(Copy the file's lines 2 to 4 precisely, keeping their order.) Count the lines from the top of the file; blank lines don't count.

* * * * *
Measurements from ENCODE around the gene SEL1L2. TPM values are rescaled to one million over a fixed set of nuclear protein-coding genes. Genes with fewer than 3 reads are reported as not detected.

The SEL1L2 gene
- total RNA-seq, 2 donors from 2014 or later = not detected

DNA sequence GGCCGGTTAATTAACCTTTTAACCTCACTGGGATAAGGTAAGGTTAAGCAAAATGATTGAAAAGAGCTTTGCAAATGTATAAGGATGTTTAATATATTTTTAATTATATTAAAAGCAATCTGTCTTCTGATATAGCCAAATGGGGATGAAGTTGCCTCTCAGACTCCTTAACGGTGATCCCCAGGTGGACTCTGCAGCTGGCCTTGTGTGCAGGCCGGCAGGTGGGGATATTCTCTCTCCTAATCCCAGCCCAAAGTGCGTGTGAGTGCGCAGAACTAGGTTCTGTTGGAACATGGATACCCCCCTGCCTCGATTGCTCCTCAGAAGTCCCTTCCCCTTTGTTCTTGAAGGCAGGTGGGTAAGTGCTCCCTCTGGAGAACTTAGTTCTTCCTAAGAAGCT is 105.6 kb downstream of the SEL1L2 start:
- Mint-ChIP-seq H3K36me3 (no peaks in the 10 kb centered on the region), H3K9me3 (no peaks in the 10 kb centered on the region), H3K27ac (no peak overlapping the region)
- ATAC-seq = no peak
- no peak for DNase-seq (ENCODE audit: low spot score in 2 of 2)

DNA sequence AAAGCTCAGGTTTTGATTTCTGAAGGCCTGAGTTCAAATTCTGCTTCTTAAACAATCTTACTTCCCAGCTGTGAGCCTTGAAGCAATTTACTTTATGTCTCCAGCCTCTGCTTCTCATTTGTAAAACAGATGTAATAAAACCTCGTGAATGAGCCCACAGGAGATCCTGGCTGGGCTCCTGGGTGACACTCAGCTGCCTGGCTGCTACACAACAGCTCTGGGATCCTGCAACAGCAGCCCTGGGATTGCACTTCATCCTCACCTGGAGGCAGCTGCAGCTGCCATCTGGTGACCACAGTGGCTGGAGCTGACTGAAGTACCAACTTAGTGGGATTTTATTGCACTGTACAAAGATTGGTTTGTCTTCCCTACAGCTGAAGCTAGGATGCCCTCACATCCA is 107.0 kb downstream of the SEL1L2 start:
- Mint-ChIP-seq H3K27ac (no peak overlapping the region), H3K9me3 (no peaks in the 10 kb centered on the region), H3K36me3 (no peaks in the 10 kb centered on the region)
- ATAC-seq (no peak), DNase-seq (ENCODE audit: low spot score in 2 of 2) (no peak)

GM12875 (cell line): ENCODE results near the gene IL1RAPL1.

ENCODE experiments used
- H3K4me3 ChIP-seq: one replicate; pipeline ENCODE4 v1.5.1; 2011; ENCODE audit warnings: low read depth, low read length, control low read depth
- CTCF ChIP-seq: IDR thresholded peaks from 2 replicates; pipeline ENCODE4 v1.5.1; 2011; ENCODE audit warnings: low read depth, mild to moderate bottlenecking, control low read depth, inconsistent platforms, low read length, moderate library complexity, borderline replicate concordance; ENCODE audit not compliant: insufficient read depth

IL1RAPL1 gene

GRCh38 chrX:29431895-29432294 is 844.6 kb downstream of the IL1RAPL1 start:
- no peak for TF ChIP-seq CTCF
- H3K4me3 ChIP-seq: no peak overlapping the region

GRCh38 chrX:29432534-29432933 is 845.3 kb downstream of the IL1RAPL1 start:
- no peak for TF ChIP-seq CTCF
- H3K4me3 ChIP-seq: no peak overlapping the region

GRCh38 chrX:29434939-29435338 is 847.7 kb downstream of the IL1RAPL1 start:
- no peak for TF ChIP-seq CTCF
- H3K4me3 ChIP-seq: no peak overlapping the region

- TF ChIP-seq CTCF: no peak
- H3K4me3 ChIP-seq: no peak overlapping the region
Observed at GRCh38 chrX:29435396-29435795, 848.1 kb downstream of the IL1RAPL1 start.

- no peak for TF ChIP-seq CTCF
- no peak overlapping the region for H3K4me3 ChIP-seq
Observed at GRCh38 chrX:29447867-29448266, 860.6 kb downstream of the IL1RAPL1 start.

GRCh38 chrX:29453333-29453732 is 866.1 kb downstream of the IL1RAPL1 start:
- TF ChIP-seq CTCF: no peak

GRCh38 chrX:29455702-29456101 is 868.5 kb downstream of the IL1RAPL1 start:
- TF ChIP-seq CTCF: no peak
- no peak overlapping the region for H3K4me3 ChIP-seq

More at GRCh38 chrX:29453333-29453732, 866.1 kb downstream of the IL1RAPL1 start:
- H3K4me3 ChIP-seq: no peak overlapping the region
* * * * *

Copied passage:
The SEL1L2 gene
- total RNA-seq, 2 donors from 2014 or later = not detected

DNA sequence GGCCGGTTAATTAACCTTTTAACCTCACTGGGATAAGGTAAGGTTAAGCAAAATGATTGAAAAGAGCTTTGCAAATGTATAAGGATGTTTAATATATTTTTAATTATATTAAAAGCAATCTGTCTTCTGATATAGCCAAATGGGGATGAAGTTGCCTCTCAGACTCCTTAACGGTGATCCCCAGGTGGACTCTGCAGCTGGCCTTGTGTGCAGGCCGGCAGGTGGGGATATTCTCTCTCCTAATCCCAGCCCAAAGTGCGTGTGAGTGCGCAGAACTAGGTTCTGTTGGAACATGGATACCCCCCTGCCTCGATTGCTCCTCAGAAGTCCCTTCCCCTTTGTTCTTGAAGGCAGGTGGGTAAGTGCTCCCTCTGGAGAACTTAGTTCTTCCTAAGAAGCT is 105.6 kb downstream of the SEL1L2 start: